• Seahorse - Though it feels somehow wrong on many levels to eat cute animals that feature in Disney cartoons, at least you’ll have something to write home about.
  • Bird’s Nest Soup - Don’t let the saliva base of this broth turn you off from this healthful aphrodisiac.

Chinese Cuisine part 1

The focus of this lesson was to teach about Chinese cuisine
Basics of Chinese Cuisine

  • Many people are surprised on their arrival in China to find that what they thought was Chinese food is nowhere to be found.
  • Another challenge is that the names of Chinese dishes, even in Chinese, can be very cryptic, making ordering a challenge, even if you find a menu with English translations. Chinese dish names are generally completely irrelevant to the ingredients.
  • Rice is generally a staple of the south, with noodles featuring in as well.
  • Northern China features dishes made with wheat flour, such as noodles, dumplings, steamed buns, and thin pancakes.
  • Where meat is often the focal point of many western meals, it is the starch-rice or noodle-that is the starting point and palette for Chinese meals.

Regional Cuisines

  • There are 8 main regional cuisines in China; the flavors vary from hot and spicy, to sweet and oily, even pungent and sour.
  • The main cooking methods employed are stir-frying, deep-frying, steaming and stewing.
  • Chinese kitchens rarely have an oven, though there are various specialties that are roasted.

Famous Seasonal Dishes

  • The Hairy Crab of Shanghai comes into season in October/November. A local delicacy that is exported around the country and beyond. One of the most savored parts of the hairy crab are the sperm in the males, and the eggs in the females.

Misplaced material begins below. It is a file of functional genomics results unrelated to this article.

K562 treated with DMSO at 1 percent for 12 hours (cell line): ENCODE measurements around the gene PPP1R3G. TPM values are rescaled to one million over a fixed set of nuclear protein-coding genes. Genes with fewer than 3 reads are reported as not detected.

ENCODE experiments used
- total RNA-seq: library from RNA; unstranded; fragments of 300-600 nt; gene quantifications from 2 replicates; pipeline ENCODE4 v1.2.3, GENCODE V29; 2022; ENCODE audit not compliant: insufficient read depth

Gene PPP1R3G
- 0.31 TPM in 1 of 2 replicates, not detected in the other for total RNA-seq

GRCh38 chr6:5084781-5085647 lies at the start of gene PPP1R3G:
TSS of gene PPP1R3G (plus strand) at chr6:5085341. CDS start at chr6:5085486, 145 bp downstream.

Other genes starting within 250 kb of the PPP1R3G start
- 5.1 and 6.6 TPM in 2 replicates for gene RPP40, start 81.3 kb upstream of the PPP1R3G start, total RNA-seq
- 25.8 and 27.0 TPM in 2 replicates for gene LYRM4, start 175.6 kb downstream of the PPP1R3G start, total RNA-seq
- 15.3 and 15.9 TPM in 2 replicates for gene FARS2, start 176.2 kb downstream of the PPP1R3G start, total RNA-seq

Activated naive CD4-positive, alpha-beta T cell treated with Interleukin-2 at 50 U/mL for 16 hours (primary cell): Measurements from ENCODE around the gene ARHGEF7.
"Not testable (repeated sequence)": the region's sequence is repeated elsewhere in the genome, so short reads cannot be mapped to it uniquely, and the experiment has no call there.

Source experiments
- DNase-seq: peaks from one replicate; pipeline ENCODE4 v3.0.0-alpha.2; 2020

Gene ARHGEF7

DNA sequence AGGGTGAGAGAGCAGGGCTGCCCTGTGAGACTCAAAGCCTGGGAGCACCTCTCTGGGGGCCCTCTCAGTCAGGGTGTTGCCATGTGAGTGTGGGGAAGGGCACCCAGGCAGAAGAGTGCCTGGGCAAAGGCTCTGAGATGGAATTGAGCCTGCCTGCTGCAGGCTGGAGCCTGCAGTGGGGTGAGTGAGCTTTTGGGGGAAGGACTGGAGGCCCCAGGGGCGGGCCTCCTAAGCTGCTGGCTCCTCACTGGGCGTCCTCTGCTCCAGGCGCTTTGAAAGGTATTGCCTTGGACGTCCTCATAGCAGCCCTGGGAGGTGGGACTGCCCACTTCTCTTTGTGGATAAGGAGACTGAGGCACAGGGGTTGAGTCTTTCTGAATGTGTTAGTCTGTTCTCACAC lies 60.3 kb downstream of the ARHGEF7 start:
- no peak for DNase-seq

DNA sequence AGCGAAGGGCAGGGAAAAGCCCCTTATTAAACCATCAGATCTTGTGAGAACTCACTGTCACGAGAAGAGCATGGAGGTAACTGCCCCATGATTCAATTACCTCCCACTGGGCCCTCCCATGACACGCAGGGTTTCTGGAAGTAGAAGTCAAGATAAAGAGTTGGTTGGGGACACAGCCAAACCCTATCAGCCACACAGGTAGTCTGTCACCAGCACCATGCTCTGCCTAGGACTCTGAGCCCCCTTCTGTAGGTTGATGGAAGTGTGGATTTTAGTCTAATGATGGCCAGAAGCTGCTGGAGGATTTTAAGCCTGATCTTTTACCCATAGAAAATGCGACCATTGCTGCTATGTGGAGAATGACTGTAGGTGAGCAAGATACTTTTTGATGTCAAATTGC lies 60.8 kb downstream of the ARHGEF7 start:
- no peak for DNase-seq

• Hot pot is a warming food that is popular in the winter. A large pot of broth is set to boil, and the diners cook their own meats, vegetables and seafood by boiling them in the soup.
  • In mid-to-late September, the mid-autumn festival is celebrated. Mooncakes are ubiquitous at this time of year, and are gifted and re-gifted amongst friends, relatives and from employers to employees.
    • Mooncakes are round, like the moon, and have a pastry-like crust with a flavored filling; from lotus paste to sweet red bean; even salty egg yolks.

Table Etiquette

  • Chinese food is generally prepared in bite-sized pieces that can easily be picked up with chopsticks. A knife at the table is considered barbaric.
  • It is a demonstration of utmost hospitality and respect for the host to dish food onto his guest’s plate. Often, this will be done repeatedly, despite futile pleads on the eater’s part to being full.
  • It is fine to leave some food in one’s plate, as if one cleans the plate, it is a signal to the host to put more food onto it!
  • In China, dishes are served communally, and there are no serving spoons. The diners all use their own chopsticks to dip into the dishes.
  • Never stab your chopsticks into your rice bowl and leave them there. This is the worst of all Chinese dining faux pas, as it is related to a funeral tradition.

Food as Medicine

  • From bird’s nest soup to deer antlers, Chinese food therapy dates back as early as 2000 BC.

Well thats all we have for today! What is the most unique Chinese food you have ever eaten? Please leave us a comment and let us know!

Top 6 Must-Know Phrases (one for getting out of trouble…)

The following are 6 essential phrases guaranteed to be the best thing you ever learned in Chinese!

  1. 谢谢 (xièxie)  “Thanks.” The Chinese aren’t big on ‘please’, but they love thank you so much that they’ll often hit you with a barrage of it, ‘xiexiexiexiexiexiexiexie’.
  2. 听不懂 (tīngbùdǒng) “I don’t understand what you are saying.” This phrase is going to be your best friend, go-to and solace. 
  3. 你好 (nǐhǎo) “hello” If you don’t know it yet, we don’t know where you’ve been.